Considering a Registered Nurse is already degree-qualified, (or perhaps you are working as an EN), explore the option of further study via one of the universities who have awarded degree credits to APC graduates.
Comparing Paramedics and Nurses
Paramedics and Nurses share similar roles when it comes to caring for patients in need of medical attention. Whilst nurses look after patients once they arrive at hospital, Paramedics tend to a patient’s needs on-site at the scene of an accident for instance, then transport the patient to hospital. These environments are so very different from one another, hence the need for additional training.
Most paramedics operate on 12-14 hour shift roster. Their job includes the following responsibilities:
- Transporting emergency patients to a medical facility.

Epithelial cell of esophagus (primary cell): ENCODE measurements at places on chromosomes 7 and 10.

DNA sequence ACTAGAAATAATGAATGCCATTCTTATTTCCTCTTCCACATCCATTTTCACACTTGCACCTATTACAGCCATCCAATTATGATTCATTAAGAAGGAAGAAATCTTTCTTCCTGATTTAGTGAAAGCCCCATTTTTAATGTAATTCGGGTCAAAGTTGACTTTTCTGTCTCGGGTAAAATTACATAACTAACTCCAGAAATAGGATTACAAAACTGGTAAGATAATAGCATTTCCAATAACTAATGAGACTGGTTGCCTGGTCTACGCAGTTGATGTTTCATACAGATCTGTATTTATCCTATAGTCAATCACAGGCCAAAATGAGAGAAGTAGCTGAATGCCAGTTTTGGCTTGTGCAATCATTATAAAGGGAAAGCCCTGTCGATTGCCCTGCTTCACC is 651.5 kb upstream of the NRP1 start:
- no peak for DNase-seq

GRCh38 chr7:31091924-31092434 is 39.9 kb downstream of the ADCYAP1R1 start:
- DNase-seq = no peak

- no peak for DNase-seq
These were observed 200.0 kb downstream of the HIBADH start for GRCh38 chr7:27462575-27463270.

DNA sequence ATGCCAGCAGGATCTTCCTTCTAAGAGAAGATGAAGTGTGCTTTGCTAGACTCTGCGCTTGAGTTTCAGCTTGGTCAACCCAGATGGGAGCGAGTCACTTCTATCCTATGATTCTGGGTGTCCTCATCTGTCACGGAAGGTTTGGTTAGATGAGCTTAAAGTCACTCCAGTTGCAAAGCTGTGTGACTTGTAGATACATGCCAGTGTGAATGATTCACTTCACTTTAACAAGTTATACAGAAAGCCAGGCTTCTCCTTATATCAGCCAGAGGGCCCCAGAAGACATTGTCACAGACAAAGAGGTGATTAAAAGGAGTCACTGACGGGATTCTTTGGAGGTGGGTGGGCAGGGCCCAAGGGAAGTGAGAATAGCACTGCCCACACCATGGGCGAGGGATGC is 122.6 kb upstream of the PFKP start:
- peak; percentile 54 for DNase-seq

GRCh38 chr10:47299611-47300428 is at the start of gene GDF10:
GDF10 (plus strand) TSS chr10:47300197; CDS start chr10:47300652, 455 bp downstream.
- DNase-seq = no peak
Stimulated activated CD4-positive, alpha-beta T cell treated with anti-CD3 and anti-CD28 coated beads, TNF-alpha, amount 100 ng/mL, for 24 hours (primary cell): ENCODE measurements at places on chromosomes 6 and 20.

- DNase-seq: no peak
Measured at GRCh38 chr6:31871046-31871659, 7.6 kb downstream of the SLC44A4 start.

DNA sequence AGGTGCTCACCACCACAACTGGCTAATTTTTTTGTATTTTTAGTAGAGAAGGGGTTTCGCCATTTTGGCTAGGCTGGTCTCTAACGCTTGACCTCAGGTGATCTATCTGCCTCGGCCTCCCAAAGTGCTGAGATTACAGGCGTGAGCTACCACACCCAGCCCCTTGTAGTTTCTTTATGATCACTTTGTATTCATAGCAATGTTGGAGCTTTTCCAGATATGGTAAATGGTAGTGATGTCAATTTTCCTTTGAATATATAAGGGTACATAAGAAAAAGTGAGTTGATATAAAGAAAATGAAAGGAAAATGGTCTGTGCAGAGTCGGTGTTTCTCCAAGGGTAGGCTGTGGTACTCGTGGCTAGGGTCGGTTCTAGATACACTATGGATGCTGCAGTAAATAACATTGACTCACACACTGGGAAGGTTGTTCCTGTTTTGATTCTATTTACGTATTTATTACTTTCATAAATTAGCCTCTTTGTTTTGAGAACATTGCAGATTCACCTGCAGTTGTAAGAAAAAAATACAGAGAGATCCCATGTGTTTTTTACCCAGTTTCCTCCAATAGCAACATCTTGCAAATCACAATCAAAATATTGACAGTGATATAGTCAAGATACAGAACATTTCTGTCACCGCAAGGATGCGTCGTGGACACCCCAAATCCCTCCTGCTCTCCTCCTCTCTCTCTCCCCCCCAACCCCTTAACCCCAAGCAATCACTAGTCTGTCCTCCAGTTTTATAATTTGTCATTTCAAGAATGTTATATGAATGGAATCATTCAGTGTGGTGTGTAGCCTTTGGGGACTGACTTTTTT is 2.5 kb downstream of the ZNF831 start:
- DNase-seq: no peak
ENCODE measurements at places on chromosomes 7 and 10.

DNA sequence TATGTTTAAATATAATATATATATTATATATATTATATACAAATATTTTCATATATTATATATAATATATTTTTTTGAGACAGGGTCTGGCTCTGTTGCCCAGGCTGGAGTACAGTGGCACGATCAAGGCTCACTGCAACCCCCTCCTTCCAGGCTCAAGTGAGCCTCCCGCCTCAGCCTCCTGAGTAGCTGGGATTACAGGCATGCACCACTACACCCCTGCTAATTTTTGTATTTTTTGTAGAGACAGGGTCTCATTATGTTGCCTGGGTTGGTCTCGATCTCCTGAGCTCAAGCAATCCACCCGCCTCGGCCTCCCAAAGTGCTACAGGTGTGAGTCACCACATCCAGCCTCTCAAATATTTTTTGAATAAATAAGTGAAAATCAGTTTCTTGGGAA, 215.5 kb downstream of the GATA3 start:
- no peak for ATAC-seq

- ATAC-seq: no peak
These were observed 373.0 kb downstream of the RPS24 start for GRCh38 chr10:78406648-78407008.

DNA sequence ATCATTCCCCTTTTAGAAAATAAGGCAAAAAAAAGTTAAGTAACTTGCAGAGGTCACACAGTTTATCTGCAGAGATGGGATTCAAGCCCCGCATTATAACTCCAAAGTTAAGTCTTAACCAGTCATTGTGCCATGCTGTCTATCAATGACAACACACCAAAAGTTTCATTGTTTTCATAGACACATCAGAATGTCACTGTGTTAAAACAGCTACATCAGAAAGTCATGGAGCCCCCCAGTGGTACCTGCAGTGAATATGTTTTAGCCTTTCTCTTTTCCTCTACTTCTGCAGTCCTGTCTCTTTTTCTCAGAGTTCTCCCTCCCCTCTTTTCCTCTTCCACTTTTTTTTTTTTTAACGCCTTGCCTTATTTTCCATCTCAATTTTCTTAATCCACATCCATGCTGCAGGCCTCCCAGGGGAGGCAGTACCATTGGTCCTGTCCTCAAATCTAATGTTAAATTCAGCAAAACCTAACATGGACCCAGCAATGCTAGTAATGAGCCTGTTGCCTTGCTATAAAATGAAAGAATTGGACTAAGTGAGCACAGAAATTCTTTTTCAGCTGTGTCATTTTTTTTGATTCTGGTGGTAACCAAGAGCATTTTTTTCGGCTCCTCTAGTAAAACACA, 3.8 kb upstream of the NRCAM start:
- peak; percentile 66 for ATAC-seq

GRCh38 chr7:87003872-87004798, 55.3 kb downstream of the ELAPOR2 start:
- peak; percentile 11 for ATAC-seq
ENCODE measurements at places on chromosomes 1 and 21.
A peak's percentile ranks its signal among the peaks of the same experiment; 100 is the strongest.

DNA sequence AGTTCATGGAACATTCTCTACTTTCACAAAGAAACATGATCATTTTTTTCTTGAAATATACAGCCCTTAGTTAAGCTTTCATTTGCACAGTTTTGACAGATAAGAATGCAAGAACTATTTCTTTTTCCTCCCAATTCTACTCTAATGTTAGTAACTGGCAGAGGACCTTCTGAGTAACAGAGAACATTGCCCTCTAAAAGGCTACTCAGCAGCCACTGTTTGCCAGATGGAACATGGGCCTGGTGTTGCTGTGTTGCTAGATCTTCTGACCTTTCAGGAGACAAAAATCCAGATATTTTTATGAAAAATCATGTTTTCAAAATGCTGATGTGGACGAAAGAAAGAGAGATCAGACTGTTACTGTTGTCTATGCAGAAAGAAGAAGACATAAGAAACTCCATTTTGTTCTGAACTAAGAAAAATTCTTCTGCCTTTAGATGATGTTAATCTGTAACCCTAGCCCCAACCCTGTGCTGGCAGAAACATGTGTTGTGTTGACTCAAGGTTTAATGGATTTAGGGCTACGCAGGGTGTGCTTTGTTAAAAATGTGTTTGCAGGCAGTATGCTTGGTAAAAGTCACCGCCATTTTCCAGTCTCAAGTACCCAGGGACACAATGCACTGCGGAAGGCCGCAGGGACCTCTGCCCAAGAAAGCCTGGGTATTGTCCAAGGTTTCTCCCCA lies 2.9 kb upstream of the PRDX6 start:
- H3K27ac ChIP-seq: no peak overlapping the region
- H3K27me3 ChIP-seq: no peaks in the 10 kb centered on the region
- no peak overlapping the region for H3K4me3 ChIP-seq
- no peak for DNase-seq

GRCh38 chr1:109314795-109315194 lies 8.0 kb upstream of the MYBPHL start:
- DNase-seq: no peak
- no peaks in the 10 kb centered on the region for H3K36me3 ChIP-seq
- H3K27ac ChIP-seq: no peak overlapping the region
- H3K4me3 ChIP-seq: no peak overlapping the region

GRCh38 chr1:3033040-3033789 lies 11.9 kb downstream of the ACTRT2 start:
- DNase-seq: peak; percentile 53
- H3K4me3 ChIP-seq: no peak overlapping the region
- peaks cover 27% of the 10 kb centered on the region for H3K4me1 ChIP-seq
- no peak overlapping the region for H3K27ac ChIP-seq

- Observing patient vital signs.
- Managing the medical supplies and equipment in an ambulance in the best manner possible
The job of nurses is vastly different from that of paramedics, although both focus on patient care as an absolute priority. Typically, nurses are required to work within contained environments, hospitals, medical facilities and the like to assist the doctors and other medical staff.
Nurses are typically responsible for:
- Developing care plans for patients, checking their medical history, and documenting their progress.
- Operating medical equipment in the facility.
- Performing examinations and interpreting results.
- Educating patients about a future course of action.
Benefits of being a Paramedic
Transitioning from a nurse to a paramedic can be made easier with help from the Australian Paramedical College and the Diploma of Paramedical Science. It is definitely worth looking into.
Here are a few perks of being a paramedic.
Satisfaction of helping others
Paramedics are often the first on-scene to assist those who require life-saving medical care. They are required to quickly assess the medical state of a patient and make snap decisions to provide essential care. While this process can be demanding, the satisfaction of playing such an important role in someone else’s recovery is what makes the life of a paramedic so rewarding.